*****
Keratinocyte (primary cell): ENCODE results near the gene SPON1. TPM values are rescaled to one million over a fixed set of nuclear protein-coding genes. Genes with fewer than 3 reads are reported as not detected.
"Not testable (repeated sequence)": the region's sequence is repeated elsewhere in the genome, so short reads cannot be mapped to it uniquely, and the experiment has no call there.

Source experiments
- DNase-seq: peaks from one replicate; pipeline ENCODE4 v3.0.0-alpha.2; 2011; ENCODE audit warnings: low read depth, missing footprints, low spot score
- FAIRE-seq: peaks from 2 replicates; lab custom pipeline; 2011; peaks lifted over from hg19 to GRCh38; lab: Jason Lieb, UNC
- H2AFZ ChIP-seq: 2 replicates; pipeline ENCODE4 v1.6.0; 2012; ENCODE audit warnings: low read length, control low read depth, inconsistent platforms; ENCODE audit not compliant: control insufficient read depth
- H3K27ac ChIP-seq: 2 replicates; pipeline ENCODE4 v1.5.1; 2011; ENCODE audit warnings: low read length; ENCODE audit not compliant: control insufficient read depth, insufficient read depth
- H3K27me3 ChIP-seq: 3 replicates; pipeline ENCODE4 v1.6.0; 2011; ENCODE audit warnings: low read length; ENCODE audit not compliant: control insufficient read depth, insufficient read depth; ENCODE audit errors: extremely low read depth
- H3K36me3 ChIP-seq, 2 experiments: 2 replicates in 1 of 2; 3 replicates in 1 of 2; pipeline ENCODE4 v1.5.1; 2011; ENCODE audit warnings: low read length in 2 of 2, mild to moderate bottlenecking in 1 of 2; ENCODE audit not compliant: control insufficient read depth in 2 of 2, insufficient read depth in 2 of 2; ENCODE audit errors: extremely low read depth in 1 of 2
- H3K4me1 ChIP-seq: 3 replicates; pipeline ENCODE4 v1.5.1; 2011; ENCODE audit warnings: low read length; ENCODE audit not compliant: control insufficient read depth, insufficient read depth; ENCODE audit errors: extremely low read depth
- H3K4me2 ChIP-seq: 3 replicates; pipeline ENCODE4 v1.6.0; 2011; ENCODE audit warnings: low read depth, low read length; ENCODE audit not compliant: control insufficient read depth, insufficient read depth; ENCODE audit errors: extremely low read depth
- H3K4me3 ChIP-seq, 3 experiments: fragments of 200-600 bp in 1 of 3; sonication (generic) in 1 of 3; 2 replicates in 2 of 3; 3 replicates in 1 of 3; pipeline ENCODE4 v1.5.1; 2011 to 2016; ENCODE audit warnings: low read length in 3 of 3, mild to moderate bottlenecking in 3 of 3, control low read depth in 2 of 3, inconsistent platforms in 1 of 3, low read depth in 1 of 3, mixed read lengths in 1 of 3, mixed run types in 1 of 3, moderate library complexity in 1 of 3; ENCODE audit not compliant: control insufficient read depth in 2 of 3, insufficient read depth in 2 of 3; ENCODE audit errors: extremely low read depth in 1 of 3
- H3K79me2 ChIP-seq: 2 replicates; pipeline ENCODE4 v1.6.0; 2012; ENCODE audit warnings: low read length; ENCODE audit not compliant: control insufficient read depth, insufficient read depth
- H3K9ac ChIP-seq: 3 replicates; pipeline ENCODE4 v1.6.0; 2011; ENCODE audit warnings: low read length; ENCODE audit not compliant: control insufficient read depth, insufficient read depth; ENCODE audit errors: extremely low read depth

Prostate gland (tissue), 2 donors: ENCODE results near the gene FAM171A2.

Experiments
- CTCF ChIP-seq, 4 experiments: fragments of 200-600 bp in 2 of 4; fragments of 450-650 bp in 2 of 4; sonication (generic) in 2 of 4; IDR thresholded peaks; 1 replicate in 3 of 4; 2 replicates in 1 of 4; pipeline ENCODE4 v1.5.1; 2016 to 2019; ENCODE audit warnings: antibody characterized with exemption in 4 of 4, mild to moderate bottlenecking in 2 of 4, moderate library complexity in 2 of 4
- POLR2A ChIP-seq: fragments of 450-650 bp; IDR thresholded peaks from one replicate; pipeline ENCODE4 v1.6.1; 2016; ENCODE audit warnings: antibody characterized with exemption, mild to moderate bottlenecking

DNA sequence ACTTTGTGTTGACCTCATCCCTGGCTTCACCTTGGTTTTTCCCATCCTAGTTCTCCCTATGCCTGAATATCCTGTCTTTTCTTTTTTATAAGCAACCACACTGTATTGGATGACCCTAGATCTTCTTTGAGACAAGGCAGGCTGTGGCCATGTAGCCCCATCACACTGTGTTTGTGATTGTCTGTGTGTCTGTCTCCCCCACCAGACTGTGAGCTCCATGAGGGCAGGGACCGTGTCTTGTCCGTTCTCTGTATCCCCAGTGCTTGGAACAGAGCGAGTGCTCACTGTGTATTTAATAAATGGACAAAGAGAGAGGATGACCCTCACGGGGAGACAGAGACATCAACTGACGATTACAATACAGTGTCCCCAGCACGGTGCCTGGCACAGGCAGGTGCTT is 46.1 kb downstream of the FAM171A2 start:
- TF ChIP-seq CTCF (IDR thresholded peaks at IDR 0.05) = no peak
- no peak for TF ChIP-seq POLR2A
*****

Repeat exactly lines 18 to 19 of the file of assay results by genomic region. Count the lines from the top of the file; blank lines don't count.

- POLR2A ChIP-seq: fragments of 450-650 bp; IDR thresholded peaks from one replicate; pipeline ENCODE4 v1.6.1; 2016; ENCODE audit warnings: antibody characterized with exemption, mild to moderate bottlenecking

DNA sequence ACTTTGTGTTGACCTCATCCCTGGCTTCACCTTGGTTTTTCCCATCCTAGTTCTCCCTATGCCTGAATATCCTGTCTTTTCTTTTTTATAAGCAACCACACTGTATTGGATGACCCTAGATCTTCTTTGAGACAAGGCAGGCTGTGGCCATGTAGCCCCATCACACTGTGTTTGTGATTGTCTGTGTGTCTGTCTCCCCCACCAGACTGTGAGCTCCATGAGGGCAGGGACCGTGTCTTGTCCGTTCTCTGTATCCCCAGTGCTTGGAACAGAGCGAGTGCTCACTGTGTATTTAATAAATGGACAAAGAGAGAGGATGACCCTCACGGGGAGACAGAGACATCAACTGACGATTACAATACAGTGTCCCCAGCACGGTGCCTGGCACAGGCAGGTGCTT is 46.1 kb downstream of the FAM171A2 start: